I Am the Monster: Self and the Monstrous Feminine in Contemporary Young Adult Literature
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My dissertation surveys British, American, Australian, and New Zealand young adult texts of the late twentieth and early twenty-first centuries featuring female protagonists who are fantastic monsters. Addressing such texts as Margaret Mahy’s The Changeover, Justine Larbalestier’s Liar, and Diana Wynne Jones’s The Time of the Ghost, I examine the metaphorical use of monstrosity in literature to address the “problem” of female adolescence, specifically in relation to female physical development, sexuality, and agency. With chapters on witches, werewolves, and ghosts, I investigate the ways in which the characters’ understanding of their monstrosity intersects with their emerging gender identity. I interrogate what these representations of monstrous young women reveal about social and cultural perspectives on femininity and the developing female body. As supernatural entities, monsters extend the possibilities of human experience, demonstrating physical and psychic powers that disturb the established order. Framing the female protagonist as a monster, however, indicates a fear of her potential to disturb and destroy. Thus, I argue that while the proliferation of monstrous female protagonists encourages female agency by making the monstrous powerful, familiar, and enticing, the trend simultaneously demonstrates the ways in which these seemingly subversive characters are contained within moral and social frameworks of femininity.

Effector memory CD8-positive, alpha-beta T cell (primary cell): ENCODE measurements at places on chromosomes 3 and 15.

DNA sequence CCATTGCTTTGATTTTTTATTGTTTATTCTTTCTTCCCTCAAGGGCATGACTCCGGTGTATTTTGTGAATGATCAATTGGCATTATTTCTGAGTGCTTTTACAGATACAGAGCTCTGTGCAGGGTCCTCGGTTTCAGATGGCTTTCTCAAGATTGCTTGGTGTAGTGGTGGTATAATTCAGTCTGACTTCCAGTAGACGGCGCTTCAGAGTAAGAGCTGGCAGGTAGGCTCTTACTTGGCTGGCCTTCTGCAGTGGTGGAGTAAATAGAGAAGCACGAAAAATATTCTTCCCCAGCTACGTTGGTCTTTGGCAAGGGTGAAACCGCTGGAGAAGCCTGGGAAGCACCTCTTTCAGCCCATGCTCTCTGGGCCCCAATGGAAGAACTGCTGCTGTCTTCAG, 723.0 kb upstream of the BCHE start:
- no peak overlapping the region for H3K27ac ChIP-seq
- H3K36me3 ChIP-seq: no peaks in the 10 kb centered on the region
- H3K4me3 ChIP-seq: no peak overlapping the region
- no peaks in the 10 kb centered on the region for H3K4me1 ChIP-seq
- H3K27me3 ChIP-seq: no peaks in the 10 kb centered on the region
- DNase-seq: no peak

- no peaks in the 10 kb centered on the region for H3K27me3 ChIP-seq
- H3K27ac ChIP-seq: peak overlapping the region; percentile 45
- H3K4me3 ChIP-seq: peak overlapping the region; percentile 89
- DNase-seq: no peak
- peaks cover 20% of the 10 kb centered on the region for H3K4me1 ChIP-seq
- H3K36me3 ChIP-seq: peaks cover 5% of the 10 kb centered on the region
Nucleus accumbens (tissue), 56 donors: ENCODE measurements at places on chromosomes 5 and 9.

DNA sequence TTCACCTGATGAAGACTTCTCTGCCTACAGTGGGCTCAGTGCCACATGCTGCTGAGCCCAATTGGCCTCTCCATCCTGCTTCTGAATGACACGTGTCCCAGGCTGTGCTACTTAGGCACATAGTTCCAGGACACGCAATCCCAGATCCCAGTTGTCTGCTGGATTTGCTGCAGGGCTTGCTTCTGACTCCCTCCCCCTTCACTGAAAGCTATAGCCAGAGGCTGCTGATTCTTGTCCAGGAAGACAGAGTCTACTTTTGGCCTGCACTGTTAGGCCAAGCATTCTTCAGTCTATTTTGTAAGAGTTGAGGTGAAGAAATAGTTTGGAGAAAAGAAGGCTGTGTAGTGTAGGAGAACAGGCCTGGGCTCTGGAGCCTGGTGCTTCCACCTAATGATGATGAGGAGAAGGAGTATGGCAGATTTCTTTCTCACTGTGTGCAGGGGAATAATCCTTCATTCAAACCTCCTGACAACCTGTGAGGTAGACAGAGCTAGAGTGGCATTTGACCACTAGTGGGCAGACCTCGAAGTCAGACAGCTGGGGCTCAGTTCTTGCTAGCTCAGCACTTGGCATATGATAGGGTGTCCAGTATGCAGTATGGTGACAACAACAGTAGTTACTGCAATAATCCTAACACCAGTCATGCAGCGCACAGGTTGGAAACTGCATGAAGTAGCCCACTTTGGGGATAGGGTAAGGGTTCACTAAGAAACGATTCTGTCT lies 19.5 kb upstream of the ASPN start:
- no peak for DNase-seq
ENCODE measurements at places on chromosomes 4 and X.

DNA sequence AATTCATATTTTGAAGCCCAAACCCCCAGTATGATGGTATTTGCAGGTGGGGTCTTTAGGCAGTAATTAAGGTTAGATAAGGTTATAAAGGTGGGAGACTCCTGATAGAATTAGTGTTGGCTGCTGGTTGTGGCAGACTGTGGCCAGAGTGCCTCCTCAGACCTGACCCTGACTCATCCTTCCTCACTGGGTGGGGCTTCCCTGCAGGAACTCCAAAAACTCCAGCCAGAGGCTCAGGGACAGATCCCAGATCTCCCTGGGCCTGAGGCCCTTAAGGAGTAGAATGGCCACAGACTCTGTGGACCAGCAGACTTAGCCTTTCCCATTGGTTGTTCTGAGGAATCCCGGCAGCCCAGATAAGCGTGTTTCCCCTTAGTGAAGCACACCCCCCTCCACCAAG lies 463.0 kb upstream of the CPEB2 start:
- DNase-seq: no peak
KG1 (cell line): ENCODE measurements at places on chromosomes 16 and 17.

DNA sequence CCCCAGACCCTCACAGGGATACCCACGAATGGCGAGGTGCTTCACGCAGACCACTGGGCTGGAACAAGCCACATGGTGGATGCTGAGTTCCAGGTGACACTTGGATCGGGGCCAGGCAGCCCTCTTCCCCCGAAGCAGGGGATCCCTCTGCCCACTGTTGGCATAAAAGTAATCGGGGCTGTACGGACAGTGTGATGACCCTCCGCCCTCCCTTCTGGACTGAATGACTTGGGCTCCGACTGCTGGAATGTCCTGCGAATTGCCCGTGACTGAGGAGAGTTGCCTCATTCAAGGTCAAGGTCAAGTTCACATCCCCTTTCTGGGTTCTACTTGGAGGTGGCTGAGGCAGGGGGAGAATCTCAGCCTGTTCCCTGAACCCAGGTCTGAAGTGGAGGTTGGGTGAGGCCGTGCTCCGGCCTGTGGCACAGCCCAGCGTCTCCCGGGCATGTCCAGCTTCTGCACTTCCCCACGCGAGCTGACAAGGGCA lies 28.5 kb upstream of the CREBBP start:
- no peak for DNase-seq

Talafuse, Elizabeth (2014). I Am the Monster: Self and the Monstrous Feminine in Contemporary Young Adult Literature. Doctoral dissertation, Texas A & M University. Available electronically from